Picture of the month

This image from the Chandra X-Ray Observatory shows the Carina Nebula in X-rays (low-energy shown in red and the highest energy X-rays in blue). The nebula lies at an estimated distance of 6500–10,000 light years, measures approximately 200 light-years across, and is visible with binoculars toward the southern constellation of Carina. The Carina Nebula is a star-forming region in the Sagittarius-Carina arm of the Milky Way and Chandra has detected more than 14,000 stars in this region. As a star-forming region, the nebula hosts a large number of young and very bright star systems including WR25, which contains the brightest star in the Milky Way. The Trumpler 15 area, located in the northern part of the image, contains a deficit of bright X-ray sources indicating that several stars have recently died here. One object in this nebula that could end its life at any moment is Eta Carinae, a stellar system containing at least two stars with a combined luminosity greater than five million times that of the Sun. Eta Carinae erupted around 150 years ago when it became the second brightest star in the sky, and although it has since dimmed it is expected to become a supernova in the near future.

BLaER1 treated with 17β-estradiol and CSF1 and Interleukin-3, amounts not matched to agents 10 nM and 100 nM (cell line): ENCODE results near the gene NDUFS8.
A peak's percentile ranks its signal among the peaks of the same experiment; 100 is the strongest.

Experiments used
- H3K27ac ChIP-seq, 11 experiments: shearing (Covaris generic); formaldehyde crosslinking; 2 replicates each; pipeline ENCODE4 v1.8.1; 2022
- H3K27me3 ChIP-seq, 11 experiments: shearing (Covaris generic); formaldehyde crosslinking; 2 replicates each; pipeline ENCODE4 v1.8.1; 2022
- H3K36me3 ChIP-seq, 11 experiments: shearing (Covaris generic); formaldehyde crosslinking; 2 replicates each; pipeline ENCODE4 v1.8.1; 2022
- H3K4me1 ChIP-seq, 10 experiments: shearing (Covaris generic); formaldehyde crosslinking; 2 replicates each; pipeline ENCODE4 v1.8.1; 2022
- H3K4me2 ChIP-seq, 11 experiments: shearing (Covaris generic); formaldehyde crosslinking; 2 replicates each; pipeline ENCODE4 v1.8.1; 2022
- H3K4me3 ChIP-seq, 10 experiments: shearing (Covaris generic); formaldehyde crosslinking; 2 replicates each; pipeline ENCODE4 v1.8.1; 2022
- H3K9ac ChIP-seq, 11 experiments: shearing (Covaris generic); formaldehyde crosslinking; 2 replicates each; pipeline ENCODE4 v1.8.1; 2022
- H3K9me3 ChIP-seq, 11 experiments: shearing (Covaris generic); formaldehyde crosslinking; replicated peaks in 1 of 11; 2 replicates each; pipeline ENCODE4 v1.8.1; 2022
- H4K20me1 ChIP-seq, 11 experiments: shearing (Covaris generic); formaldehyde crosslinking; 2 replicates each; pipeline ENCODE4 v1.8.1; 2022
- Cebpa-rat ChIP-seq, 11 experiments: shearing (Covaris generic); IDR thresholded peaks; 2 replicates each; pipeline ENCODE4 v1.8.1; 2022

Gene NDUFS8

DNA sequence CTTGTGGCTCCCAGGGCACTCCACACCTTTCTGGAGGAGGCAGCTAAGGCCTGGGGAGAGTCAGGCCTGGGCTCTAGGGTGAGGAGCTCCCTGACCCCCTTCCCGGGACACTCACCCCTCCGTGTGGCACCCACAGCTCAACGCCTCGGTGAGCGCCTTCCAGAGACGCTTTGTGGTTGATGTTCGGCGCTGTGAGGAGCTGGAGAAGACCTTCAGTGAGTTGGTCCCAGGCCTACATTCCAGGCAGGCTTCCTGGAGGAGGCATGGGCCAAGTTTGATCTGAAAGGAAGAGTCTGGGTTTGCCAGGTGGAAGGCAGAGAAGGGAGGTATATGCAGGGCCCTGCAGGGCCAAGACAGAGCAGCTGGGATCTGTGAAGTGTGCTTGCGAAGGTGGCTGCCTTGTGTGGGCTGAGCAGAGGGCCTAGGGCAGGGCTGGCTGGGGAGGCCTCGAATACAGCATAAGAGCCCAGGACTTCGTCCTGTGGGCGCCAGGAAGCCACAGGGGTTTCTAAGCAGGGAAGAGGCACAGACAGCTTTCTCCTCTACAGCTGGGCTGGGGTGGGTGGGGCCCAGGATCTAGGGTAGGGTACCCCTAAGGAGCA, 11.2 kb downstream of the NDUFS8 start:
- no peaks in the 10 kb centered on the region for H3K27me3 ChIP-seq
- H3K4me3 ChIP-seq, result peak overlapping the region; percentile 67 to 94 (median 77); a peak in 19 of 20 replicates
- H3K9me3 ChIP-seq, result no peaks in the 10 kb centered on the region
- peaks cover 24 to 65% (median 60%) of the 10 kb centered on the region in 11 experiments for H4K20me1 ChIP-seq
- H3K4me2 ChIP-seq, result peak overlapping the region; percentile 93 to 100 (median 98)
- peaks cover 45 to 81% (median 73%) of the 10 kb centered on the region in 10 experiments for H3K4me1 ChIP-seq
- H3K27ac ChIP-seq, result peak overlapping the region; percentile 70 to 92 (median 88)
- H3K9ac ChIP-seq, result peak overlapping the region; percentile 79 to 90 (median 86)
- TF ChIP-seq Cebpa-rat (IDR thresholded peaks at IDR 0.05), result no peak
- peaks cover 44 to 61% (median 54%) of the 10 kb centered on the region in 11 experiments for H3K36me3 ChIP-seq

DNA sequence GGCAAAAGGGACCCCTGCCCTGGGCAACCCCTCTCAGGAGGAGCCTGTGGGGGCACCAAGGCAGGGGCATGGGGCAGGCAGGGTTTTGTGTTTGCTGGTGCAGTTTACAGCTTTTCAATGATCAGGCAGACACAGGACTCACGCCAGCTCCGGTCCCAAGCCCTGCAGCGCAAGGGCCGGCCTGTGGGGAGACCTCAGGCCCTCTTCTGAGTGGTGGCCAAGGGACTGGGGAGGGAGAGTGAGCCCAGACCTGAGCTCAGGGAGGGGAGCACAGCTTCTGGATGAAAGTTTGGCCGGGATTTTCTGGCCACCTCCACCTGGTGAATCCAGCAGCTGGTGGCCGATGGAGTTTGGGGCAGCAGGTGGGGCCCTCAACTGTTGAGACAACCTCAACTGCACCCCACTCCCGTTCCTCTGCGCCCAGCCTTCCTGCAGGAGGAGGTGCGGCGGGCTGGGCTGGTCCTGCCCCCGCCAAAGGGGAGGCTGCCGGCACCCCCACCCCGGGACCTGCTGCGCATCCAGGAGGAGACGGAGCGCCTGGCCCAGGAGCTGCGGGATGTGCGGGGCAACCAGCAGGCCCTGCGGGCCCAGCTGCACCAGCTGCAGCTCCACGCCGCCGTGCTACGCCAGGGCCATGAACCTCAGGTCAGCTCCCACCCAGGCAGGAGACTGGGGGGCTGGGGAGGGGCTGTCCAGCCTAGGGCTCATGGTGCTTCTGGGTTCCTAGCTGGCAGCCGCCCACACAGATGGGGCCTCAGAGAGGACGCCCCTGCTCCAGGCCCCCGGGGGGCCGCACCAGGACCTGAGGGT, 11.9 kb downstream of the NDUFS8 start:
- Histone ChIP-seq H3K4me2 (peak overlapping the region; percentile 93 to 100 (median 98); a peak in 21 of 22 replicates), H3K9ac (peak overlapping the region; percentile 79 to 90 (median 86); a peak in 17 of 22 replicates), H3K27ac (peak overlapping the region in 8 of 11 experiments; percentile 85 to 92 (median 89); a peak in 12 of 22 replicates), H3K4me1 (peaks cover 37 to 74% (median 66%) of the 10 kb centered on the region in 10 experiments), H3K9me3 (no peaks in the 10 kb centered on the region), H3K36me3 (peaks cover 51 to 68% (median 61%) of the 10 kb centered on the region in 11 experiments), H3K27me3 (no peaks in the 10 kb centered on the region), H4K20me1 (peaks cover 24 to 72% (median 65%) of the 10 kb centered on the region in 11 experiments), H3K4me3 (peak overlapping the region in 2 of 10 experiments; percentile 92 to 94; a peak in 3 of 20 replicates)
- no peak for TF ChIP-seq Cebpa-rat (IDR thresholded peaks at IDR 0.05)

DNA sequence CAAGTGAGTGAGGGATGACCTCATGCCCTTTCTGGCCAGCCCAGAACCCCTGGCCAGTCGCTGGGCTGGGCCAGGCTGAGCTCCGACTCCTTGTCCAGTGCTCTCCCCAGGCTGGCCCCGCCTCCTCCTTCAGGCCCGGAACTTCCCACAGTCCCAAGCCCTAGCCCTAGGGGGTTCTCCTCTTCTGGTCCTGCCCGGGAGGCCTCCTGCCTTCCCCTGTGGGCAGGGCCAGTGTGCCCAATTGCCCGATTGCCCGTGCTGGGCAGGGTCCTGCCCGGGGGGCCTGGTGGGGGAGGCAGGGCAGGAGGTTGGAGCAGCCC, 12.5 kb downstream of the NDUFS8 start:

About the author

Compiled by Merlin Kole, Department of Particle Physics, University of Geneva.